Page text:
A Long-Range Expressway Vision for Northeastern Illinois

A Long-Range Expressway Vision for Northeastern Illinois

About the Vision

The Chicago Metropolitan Agency for Planning (CMAP) is developing a vision for metropolitan Chicago's expressway system. The vision will be multijurisdictional, multimodal, and bold in its approach.  It will guide future capital investments, coordinate transportation operations, address growing freight congestion, and provide game-changing public transit options for the existing expressway system in northeastern Illinois. 


The aim is to improve the region's competitive edge and drive economic development, while making the system more efficient, reliable, and safe for all users.  CMAP is developing the vision at the request of and with funding from the Illinois Department of Transportation (IDOT) and the Illinois Tollway.


The vision will establish goals for the system's operation and performance.  To help meet those goals, it will also identify new investments, strategies to manage traffic with cutting-edge technologies, and innovative options for public transportation.  The vision will include recommendations for specific 10- to 15-mile stretches of the expressway system, known as corridors, and tactics to reduce the impacts on communities, businesses, and our environment.


To ensure that the vision is achievable, CMAP will define key implementation steps, including new policy and management strategies needed to advance recommendations.  Acknowledging future fiscal and land constraints, the vision will determine what investments are needed to make the existing expressway system better, as opposed to proposing significant expansion.


The vision will include a financial strategy.  Expanded tolling is expected to be a part of that strategy.


Need for the Vision

The vision will chart a bold, long-term course for the region's expressway system to guide future IDOT and Tollway capital programs and operating policies.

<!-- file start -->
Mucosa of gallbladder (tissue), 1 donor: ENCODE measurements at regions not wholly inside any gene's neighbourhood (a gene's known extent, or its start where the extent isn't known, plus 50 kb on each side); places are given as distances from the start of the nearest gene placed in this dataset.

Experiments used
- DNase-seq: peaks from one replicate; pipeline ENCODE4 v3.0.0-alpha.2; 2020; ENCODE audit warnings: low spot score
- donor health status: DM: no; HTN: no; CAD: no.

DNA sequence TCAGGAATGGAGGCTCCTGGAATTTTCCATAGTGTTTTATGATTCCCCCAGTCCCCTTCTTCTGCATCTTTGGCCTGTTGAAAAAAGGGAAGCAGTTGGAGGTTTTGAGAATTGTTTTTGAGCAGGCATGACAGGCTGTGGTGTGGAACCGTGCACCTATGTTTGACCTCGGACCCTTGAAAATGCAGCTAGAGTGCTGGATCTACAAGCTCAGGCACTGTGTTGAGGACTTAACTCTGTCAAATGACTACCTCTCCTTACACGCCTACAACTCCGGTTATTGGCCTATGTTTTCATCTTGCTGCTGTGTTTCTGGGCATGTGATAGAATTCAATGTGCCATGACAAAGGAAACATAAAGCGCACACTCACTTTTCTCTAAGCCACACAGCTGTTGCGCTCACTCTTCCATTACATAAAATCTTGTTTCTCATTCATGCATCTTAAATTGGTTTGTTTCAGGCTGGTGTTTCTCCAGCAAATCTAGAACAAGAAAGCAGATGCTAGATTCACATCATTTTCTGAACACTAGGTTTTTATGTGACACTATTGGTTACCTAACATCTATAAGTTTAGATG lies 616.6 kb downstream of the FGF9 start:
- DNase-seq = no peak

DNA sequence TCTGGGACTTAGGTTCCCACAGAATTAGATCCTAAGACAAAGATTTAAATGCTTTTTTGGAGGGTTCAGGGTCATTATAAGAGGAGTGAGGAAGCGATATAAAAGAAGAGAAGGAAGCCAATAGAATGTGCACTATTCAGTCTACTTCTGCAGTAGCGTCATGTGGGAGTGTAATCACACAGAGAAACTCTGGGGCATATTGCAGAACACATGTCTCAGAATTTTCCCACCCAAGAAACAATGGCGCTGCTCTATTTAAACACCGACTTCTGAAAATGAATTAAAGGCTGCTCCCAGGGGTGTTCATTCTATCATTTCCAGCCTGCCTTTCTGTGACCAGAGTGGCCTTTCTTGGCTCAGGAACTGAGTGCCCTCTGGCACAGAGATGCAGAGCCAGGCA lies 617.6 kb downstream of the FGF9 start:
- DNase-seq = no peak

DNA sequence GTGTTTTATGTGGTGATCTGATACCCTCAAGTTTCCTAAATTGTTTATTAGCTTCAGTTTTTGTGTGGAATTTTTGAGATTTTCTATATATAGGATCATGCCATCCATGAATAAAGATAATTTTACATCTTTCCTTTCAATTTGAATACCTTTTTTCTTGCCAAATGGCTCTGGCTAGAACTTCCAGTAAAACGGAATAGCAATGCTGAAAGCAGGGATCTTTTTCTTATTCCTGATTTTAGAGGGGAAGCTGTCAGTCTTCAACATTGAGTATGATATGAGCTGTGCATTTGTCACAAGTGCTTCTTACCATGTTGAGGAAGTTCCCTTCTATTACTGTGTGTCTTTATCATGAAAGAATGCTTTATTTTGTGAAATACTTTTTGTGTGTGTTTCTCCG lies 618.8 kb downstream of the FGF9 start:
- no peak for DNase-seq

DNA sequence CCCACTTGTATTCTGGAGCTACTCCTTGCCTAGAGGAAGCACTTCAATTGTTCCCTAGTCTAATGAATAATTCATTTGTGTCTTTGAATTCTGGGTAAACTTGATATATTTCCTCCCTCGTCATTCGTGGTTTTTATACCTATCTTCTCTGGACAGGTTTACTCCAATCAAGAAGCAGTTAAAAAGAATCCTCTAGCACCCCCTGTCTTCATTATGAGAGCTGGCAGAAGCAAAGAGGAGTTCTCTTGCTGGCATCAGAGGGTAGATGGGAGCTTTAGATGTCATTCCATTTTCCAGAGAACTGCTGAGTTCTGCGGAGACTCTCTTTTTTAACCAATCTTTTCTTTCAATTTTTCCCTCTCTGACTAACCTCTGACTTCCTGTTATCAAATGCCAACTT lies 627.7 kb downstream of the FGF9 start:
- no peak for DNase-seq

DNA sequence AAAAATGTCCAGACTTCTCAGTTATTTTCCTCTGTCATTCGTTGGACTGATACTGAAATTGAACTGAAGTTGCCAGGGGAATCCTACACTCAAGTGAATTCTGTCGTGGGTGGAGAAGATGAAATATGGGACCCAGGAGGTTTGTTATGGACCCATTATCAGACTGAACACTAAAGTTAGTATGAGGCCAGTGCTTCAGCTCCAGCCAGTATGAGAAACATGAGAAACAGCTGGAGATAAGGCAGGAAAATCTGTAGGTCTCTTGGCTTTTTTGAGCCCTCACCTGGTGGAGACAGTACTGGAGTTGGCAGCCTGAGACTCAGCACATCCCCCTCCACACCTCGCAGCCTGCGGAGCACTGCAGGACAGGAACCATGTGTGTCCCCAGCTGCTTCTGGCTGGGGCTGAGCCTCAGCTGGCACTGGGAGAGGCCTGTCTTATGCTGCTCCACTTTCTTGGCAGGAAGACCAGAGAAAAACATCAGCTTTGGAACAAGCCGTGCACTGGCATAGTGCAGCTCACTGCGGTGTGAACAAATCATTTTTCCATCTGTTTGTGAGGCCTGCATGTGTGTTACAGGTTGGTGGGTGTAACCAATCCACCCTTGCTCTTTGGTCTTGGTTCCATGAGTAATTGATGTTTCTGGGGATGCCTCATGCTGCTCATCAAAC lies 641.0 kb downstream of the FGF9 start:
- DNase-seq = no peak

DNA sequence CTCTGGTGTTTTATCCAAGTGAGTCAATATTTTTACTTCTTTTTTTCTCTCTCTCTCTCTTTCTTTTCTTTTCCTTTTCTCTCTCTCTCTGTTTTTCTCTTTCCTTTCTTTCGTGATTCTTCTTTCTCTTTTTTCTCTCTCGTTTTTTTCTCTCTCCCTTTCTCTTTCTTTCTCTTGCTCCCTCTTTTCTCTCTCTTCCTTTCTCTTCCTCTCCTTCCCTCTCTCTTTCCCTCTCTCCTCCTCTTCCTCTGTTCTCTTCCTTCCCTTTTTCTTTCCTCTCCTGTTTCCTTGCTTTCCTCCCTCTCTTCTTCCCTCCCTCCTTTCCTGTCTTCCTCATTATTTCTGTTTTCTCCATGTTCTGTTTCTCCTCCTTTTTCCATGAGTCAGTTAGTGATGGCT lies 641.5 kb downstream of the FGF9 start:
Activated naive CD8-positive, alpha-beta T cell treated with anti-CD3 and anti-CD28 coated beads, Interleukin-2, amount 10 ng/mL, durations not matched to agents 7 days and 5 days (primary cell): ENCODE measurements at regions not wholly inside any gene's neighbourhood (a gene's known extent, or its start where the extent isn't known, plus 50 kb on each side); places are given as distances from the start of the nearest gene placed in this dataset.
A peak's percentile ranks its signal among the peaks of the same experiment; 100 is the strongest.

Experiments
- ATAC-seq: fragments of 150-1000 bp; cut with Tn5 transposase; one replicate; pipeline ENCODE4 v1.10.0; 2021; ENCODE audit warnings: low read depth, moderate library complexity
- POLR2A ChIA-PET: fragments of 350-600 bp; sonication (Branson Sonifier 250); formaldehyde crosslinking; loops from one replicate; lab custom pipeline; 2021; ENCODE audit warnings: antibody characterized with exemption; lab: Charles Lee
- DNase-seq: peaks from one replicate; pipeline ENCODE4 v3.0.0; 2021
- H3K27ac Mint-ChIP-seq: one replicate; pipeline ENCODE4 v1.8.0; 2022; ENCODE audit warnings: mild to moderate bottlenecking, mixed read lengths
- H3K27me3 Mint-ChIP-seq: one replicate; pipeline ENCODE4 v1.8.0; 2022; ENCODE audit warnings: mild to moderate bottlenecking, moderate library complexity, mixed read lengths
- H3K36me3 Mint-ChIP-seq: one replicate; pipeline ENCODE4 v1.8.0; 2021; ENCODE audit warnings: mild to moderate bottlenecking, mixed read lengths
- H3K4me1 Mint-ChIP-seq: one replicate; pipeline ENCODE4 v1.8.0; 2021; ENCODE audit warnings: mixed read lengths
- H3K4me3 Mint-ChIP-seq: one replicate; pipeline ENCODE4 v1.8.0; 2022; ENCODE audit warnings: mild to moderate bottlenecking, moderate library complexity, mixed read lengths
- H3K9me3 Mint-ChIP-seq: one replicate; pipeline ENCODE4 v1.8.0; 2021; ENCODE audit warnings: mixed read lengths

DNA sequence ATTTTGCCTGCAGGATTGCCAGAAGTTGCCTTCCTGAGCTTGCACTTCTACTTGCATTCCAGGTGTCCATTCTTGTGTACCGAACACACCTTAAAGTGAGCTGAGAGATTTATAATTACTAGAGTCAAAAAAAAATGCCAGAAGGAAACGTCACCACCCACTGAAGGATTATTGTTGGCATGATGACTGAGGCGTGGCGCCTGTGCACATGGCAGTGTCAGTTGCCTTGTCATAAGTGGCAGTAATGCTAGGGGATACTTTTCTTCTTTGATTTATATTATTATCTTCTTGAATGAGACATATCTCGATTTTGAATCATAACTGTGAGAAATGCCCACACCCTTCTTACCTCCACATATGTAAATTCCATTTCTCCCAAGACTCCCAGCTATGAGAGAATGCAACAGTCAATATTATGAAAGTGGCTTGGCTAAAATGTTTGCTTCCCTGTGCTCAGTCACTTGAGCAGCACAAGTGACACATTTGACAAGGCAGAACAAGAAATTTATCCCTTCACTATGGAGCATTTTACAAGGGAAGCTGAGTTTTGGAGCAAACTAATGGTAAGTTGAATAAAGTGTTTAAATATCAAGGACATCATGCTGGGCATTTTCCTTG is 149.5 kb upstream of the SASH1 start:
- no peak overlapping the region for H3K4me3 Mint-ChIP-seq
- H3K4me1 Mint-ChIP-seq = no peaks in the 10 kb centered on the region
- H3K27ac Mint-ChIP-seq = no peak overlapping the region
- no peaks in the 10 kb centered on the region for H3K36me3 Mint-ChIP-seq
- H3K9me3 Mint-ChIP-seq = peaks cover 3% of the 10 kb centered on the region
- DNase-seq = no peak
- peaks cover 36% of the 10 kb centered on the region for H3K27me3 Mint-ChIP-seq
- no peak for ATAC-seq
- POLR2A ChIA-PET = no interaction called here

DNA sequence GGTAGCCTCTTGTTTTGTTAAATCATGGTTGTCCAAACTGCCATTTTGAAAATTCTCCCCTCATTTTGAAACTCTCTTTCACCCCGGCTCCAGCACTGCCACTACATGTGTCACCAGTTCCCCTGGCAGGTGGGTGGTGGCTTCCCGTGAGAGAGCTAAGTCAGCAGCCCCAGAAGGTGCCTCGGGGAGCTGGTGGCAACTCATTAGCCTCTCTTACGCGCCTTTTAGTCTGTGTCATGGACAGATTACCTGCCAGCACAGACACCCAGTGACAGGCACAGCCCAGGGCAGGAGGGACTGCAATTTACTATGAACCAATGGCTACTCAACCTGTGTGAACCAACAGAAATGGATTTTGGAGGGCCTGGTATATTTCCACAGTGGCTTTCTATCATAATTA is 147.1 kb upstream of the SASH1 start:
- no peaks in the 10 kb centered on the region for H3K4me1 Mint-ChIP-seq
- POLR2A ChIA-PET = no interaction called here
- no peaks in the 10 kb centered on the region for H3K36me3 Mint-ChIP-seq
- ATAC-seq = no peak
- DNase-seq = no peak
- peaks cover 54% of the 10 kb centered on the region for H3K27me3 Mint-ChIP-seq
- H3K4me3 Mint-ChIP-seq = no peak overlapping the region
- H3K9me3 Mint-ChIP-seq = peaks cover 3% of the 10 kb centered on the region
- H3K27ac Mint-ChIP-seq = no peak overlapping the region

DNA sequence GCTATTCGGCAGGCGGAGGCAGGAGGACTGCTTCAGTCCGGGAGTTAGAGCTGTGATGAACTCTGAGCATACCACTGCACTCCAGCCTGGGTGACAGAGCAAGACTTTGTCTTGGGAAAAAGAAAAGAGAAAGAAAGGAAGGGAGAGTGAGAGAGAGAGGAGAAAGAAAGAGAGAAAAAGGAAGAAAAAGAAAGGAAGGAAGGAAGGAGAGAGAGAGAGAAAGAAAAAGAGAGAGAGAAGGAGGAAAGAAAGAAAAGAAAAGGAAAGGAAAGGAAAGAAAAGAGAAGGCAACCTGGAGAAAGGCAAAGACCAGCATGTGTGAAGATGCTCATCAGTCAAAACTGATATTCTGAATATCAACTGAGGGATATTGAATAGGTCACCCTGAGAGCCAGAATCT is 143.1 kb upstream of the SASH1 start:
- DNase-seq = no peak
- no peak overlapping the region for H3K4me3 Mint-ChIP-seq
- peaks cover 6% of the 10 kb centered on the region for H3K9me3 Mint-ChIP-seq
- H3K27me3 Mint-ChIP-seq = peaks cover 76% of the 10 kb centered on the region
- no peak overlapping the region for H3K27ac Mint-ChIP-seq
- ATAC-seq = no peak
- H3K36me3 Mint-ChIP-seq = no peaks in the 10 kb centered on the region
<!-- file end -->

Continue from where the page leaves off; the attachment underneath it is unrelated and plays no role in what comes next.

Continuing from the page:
Our regional economy and quality of life depend on a safe, reliable, efficient, and innovative transportation system.  Yet for decades, the Chicago region has struggled to maintain and modernize its expressways in the face of persistent funding gaps.  Many portions of the system are years past their intended lives and need full reconstruction.  While the Great Recession cut down on travel on the region's expressways, congestion has increased in recent years on many segments of the system.  These delays cost the region $7 billion annually in lost fuel and productivity.  Reducing delays will require new ideas, including a fresh approach to mass transit.


Meanwhile, vehicle and communications technologies are changing rapidly, leading to new opportunities and challenges for the expressway system.  In some corridors, truck traffic and nearby population and jobs are growing, compounding congestion.  As the region experiences more frequent, heavier storms and more extreme temperatures, expressways will face greater stress from flooding, heat, and freeze-thaw cycles.  Maintenance needs continue to outpace available revenues.  


As a region, we must study and understand all these factors and more to ensure transportation corridors that support our economy and quality of life for decades to come.

Goals for the Expressway Vision

To reverse these trends, the vision will identify strategies to meet numerous goals:


Support the Region's Economy

  • Promote long-term regional economic growth
  • Improve truck freight movement 
  • Make the system financially sustainable

Enhance Operations

  • Provide game-changing mass transit improvements
  • Prepare for vehicle automation and leverage communication technologies
  • Achieve a state of good repair
  • Improve safety 
  • Address the most intractable congestion issues

Manage Environmental Impacts

  • Improve roadway environmental performance 
  • Reduce negative impacts on neighborhoods 
  • Adapt to a changing climate 
  • Leverage expressway right-of-way for broader needs (such as stormwater management, communications, utilities, and energy production)

Stakeholders and the public will be invited to provide input on these goals, as well as on corridor-specific recommendations, as the vision is being developed.

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